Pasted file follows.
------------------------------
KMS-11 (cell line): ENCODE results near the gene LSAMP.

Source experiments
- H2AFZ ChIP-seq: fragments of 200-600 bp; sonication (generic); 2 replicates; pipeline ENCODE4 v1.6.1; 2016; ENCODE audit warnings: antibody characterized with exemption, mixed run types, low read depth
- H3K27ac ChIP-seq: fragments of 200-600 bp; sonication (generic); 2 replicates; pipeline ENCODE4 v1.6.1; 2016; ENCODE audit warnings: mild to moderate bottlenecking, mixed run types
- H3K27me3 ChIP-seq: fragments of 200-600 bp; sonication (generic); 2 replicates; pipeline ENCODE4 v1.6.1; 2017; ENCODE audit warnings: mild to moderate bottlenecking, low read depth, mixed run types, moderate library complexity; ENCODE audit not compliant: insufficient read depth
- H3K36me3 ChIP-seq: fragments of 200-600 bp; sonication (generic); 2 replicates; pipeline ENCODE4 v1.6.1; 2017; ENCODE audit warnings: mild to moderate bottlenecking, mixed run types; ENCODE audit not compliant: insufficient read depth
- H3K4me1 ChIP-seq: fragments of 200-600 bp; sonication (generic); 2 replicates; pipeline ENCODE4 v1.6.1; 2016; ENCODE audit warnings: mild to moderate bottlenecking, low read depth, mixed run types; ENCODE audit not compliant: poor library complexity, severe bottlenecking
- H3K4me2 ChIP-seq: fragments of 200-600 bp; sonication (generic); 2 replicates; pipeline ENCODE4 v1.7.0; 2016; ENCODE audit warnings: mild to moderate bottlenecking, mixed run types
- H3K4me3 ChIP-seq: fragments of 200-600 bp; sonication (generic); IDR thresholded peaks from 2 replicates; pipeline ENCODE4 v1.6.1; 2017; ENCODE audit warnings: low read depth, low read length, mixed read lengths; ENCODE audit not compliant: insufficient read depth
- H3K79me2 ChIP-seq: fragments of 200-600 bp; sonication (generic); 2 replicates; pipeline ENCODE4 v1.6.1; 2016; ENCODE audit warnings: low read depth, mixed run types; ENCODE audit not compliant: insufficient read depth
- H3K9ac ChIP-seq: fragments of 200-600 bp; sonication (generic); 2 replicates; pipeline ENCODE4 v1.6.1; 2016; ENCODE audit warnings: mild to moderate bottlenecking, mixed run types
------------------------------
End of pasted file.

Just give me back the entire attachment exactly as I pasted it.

KMS-11 (cell line): ENCODE results near the gene LSAMP.

Source experiments
- H2AFZ ChIP-seq: fragments of 200-600 bp; sonication (generic); 2 replicates; pipeline ENCODE4 v1.6.1; 2016; ENCODE audit warnings: antibody characterized with exemption, mixed run types, low read depth
- H3K27ac ChIP-seq: fragments of 200-600 bp; sonication (generic); 2 replicates; pipeline ENCODE4 v1.6.1; 2016; ENCODE audit warnings: mild to moderate bottlenecking, mixed run types
- H3K27me3 ChIP-seq: fragments of 200-600 bp; sonication (generic); 2 replicates; pipeline ENCODE4 v1.6.1; 2017; ENCODE audit warnings: mild to moderate bottlenecking, low read depth, mixed run types, moderate library complexity; ENCODE audit not compliant: insufficient read depth
- H3K36me3 ChIP-seq: fragments of 200-600 bp; sonication (generic); 2 replicates; pipeline ENCODE4 v1.6.1; 2017; ENCODE audit warnings: mild to moderate bottlenecking, mixed run types; ENCODE audit not compliant: insufficient read depth
- H3K4me1 ChIP-seq: fragments of 200-600 bp; sonication (generic); 2 replicates; pipeline ENCODE4 v1.6.1; 2016; ENCODE audit warnings: mild to moderate bottlenecking, low read depth, mixed run types; ENCODE audit not compliant: poor library complexity, severe bottlenecking
- H3K4me2 ChIP-seq: fragments of 200-600 bp; sonication (generic); 2 replicates; pipeline ENCODE4 v1.7.0; 2016; ENCODE audit warnings: mild to moderate bottlenecking, mixed run types
- H3K4me3 ChIP-seq: fragments of 200-600 bp; sonication (generic); IDR thresholded peaks from 2 replicates; pipeline ENCODE4 v1.6.1; 2017; ENCODE audit warnings: low read depth, low read length, mixed read lengths; ENCODE audit not compliant: insufficient read depth
- H3K79me2 ChIP-seq: fragments of 200-600 bp; sonication (generic); 2 replicates; pipeline ENCODE4 v1.6.1; 2016; ENCODE audit warnings: low read depth, mixed run types; ENCODE audit not compliant: insufficient read depth
- H3K9ac ChIP-seq: fragments of 200-600 bp; sonication (generic); 2 replicates; pipeline ENCODE4 v1.6.1; 2016; ENCODE audit warnings: mild to moderate bottlenecking, mixed run types